Oh, but there’s yet more – much, much more – on Marshall’s CV: multiple, highly acclaimed stage roles including Treats opposite Billie Piper (which opened at the Theatre Royal Bath in 2007 before transferring to the West End); the London revival of Glengarry Glen Ross alongside Christian Slater; a stint as Tom Parker in British historical drama TV series Sanditon; Samuel Pepys in the BBC Radio 4 dramatisation of his 17th-century diaries… and now, he’s preparing for a lengthy residency at the Ustinov, starring with Eve Ponsonby in the world premiere of Ryan Craig’s taut two-hander Charlotte and Theodore, which is poised to introduce us to an as-yet-unseen Kris Marshall altogether. But before we move on to explore Kris’s Teddy, I have to ask – is Kris the busiest, most adaptable actor on the planet?
“I’ve never really thought of myself as that!” he says. “The way I see it, I’ve just been very lucky; I’ve been doing what I do now for what, 30 years?”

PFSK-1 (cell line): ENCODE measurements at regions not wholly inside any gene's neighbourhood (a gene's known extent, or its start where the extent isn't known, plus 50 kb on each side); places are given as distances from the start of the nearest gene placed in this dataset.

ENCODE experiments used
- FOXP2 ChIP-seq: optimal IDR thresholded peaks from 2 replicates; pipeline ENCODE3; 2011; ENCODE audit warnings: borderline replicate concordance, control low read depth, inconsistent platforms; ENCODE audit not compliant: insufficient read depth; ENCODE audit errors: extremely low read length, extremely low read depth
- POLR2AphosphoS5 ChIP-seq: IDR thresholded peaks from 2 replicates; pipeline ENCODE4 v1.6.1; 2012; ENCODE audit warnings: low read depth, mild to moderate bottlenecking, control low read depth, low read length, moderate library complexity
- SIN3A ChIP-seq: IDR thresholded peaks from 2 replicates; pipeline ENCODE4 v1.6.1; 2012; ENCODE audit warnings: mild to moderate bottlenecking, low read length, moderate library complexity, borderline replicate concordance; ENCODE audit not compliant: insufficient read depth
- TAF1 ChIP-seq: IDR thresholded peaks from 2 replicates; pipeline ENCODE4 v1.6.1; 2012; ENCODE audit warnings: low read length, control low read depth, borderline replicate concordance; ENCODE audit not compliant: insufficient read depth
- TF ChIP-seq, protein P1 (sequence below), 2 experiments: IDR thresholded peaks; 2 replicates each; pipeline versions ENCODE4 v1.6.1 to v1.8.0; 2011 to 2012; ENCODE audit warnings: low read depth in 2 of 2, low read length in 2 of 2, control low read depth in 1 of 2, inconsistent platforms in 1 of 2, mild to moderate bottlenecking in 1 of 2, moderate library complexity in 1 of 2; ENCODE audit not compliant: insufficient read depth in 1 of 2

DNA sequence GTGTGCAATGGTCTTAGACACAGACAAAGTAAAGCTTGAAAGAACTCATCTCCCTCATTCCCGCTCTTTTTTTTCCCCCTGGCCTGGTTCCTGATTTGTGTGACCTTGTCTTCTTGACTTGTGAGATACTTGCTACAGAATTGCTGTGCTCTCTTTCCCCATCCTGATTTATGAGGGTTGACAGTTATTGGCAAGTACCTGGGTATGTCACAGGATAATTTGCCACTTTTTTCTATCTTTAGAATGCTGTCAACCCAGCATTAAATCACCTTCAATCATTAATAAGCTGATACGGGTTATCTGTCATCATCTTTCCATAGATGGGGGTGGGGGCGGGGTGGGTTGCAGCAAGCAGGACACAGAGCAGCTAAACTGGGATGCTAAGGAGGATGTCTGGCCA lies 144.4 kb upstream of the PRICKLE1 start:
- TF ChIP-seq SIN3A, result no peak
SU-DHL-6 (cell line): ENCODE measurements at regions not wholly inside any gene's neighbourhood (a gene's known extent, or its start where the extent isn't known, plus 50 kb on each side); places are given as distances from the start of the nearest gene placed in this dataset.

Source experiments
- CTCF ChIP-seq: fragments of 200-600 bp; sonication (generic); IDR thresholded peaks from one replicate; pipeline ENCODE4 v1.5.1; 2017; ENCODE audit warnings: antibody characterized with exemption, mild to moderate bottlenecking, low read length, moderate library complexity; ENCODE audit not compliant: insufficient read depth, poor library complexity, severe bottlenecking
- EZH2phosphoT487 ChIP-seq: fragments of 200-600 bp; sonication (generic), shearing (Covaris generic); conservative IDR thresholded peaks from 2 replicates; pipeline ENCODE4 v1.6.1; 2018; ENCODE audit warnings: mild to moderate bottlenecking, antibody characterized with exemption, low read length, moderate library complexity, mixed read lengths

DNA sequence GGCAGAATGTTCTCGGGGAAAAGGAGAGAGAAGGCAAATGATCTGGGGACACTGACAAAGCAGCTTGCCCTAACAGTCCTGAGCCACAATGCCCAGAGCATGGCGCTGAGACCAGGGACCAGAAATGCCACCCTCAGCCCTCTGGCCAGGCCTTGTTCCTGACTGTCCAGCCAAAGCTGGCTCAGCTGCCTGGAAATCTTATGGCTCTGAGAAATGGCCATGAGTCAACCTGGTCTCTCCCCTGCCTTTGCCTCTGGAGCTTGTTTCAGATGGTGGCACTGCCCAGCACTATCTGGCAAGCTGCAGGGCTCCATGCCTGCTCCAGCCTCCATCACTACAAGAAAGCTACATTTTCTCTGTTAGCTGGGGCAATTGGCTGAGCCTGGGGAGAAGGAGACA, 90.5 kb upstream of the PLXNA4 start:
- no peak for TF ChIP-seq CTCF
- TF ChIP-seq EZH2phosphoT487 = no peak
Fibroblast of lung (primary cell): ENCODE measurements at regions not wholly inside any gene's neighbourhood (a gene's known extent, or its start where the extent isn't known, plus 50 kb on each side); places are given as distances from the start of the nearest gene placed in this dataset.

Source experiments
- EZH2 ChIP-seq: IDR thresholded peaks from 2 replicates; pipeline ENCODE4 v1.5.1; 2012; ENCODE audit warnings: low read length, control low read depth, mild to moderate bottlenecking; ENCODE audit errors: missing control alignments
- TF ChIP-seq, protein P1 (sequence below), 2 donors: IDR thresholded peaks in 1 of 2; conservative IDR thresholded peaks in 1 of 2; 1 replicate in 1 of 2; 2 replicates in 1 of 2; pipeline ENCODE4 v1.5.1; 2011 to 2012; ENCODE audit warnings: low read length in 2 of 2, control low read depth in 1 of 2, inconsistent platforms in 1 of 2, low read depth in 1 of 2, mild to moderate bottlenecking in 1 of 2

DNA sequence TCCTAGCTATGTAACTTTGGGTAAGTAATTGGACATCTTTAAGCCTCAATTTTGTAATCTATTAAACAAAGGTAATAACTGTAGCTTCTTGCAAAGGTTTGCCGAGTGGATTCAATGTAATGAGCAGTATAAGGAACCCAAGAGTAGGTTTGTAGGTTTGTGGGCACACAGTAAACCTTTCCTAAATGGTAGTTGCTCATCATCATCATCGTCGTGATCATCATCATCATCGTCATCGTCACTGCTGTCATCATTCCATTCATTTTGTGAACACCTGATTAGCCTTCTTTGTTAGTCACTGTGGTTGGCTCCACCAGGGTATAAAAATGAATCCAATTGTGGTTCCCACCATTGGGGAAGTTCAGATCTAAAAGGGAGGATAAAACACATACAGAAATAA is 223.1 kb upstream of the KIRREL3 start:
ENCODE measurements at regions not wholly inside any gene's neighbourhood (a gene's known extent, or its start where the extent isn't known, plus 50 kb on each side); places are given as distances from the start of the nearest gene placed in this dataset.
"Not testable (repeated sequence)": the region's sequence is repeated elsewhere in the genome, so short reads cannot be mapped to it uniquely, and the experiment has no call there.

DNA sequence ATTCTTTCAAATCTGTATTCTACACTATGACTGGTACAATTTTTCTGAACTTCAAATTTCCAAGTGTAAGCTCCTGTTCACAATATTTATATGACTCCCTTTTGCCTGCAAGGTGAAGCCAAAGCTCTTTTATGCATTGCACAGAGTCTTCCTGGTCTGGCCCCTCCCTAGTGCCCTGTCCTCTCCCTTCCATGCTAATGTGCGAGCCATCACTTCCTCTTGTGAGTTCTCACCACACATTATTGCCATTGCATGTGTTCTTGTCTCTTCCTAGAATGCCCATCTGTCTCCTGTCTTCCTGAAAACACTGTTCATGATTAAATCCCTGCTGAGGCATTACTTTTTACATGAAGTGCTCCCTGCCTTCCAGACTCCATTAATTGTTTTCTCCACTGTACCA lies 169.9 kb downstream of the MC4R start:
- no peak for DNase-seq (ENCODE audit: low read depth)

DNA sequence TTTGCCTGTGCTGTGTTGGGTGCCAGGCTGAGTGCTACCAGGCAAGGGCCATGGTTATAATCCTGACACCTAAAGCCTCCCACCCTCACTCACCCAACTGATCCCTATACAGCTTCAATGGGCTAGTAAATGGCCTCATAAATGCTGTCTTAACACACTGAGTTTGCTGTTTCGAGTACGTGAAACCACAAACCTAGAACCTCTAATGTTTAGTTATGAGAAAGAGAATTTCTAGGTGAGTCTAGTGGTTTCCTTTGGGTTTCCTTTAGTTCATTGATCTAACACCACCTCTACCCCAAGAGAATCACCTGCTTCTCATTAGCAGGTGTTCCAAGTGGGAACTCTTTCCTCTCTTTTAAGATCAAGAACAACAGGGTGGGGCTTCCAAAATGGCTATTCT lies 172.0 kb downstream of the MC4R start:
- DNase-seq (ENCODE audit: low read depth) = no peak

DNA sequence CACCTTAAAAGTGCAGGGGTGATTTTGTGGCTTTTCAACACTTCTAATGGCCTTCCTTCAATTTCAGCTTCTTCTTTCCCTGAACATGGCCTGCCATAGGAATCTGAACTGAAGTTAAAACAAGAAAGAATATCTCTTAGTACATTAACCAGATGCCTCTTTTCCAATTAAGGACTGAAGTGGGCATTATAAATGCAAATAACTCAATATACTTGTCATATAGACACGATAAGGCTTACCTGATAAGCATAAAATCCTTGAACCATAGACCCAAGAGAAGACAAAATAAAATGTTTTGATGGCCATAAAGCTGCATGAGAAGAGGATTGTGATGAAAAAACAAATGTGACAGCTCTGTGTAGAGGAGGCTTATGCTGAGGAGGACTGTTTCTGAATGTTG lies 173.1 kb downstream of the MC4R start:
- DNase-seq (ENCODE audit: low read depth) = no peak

Okay, there’s a certain amount of good fortune involved in any successful career. But there’s surely more to Kris’s success than that? “Okay, luck has been strongly involved, but I guess I’ve worked pretty hard at what I do. I bang on doors, I don’t take no for an answer, and I’m generally good at making a nuisance of myself, so that’s helped as well. I think perseverance and tenacity are, in my world, a virtue – they have to be. But I know I’ve been fortunate too, and I want to acknowledge that. And my work has allowed me to travel to the kind of amazing places that, especially when you’re young, are dream locations. But I try not to travel too far away now – my wife and I have two children, aged 10 and 7; they’re a force of nature, but they’re amazing! And basically, I just want to hang out with them, at home, as much as I can.” And for many years, home, for Kris, was here in Bath.